• Is this another new idea for improving health reform?

    In today’s Wall Street Journal, Holman Jenkins offers an idea for improving the ACA.

    [L]et’s permit insurers to design their policies free of ObamaCare’s mandated benefit levels and free of state regulation. Let’s let these policies be purchasable with pre-tax dollars and allow them to satisfy ObamaCare’s mandate requiring individuals to have insurance and employers to provide it. […]

    What’s the first thing the new nationally-chartered insurers would do? Rush out cheap, high-deductible policies, allaying some of the resentment that the mandate provokes among the young, healthy and footloose affluent. […]

    [T]hese folks could buy the minimalist coverage that (for various reasons) actually makes sense for them. They wouldn’t be forced to buy gold-plated coverage they don’t need so the money can subsidize the old and sick (the hidden tax logic of ObamaCare).

    This goes the wrong way in two respects and borrows ideas already in the ACA. First, the tax deductibility of health insurance is not a good idea. The employer-sponsored insurance tax subsidy is costly, leads to inefficient health spending, and distorts the labor market. We need less, not more tax subsidization. (We do have a debt problem and high health care spending, do we not?)

    Second, what is it that people think they’re buying when they purchase insurance? If it’s not a vehicle for the healthy to subsidize the sick, then what’s the point?

    Now, I recognize that it may not seem “fair” or “right” for the young and healthy to fully subsidize the old and sick, but they need not do so under the ACA either. Limited to a 3:1 ratio, age-based rating will be allowed for plans offered in the exchanges.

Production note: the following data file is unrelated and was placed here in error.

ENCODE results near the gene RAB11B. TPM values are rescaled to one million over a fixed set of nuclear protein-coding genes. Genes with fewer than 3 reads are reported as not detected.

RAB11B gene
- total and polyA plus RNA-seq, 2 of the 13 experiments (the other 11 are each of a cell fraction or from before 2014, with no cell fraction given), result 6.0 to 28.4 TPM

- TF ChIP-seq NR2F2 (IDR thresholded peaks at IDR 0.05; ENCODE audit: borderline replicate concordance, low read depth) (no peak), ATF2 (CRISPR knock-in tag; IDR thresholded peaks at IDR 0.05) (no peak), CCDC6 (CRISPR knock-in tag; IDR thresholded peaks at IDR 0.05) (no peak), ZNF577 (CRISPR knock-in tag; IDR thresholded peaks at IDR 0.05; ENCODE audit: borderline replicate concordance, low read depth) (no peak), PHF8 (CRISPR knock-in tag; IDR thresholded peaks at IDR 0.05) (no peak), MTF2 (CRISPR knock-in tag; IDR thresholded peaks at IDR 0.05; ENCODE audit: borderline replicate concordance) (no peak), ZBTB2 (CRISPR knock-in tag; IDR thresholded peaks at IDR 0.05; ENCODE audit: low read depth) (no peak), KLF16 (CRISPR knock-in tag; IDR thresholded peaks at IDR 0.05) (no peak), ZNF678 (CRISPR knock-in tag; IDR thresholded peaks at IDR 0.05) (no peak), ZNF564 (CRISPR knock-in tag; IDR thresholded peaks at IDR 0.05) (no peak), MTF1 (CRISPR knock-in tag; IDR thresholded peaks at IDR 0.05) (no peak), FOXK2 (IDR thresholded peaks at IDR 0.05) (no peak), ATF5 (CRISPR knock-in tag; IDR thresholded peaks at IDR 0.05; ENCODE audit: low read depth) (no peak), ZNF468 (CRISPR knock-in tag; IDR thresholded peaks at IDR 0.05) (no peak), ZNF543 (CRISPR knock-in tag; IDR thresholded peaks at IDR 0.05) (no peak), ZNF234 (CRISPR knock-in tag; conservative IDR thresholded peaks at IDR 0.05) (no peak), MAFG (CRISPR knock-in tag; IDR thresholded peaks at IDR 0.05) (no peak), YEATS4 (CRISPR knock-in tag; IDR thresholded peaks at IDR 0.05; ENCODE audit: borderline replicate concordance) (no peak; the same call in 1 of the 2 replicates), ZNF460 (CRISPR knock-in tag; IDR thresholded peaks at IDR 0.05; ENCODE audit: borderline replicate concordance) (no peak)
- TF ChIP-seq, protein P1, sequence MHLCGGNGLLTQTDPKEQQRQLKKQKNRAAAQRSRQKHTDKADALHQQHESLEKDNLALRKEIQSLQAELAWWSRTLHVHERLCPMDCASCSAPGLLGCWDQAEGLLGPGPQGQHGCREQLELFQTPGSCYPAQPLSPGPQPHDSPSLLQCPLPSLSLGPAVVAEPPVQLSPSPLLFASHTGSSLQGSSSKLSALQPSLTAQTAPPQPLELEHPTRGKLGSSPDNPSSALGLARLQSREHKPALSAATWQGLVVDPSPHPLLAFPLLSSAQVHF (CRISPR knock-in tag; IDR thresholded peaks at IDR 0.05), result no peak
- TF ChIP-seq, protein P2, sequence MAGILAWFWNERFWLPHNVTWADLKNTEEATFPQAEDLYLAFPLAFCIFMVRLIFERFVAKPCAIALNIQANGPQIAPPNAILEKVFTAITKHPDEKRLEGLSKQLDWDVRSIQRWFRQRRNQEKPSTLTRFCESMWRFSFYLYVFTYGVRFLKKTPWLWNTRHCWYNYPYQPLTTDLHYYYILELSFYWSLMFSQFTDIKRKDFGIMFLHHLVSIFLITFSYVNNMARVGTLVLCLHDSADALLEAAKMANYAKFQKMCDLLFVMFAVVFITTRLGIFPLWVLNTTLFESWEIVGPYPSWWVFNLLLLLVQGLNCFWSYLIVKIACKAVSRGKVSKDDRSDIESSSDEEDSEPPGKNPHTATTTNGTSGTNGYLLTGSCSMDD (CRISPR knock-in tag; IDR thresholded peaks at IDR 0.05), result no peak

Finally, high-deductible plans for “young invincibles” and others of low means are permissible within the ACA’s requirements, as I wrote in a prior post:

    Individuals under 30 can satisfy the individual mandate with a low-cost, high-deductible (~$6,000) plan, whose premiums have been estimated to be about $138/month. Those who qualify for the hardship exemption to the mandate are also eligible to purchase this plan even if they’re over 30.

    What’s left in Jenkins’ proposal that makes sense and for whom? Various arguments could be made, but one thing is clear. Insurance companies would love it!

    • “…but one thing is clear. Insurance companies would love it!”

      You can’t generalize like this. For one, there are a good number of regional insurers (all non-profit) who are not in favor of this because their business model is built around truly managing care rather than avoiding risk. These are the sorts of insurers who belong to ACP and not just AHIP.

      For another thing, you are forgetting that richer benefits mean more premium. Lowering benefits means less premium and less revenue. Why do you treat it as a certainty that insurers want to lower their revenue?

      I think I know what you’re getting at: the large national for profit insurers and some non-profit Blues have become expert at “consumer directed” and high deductible plans. They are good at risk selection, and to one degree or another have not fully reconciled themselves to the idea that they will have to succeed by managing the cost and quality of care better in cooperation with providers. A few of these big insurers are in fact solidly in the camp of wanting to offer the kinds of benefit poor policies that appeal to companies that want to spend as little as possible, and also appeal to the healthiest individuals who can give them the best risk pools.

      But note that in doing so they are shooting themselves in the foot from a revenue standpoint. It actually doesn’t make sense when the government is willing to incentivize people to buy a higher end product from them. Why then the support for weaker benefit options? I don’t see how it is anything other than a free-market ideology of top executives and in the office culture. It shouldn’t matter, but I’m convinced that it does.

      Oh, and disclosure: I work for one of the larger regional insurers.

      • @Jonathan – You make very good points. The thing I presumed the industry would love, on average, is escape from regulation. But, I admit, even that is not a foregone conclusion. Lots of firms favor certain regulations because they provide a competitive advantage.

        I think the answer to this one is to watch what AHIP does and says. Which parts of the package of insurance market reforms will they support? Which regulations will they seek to weaken?

    • Typo: I meant ACHP, not ACP.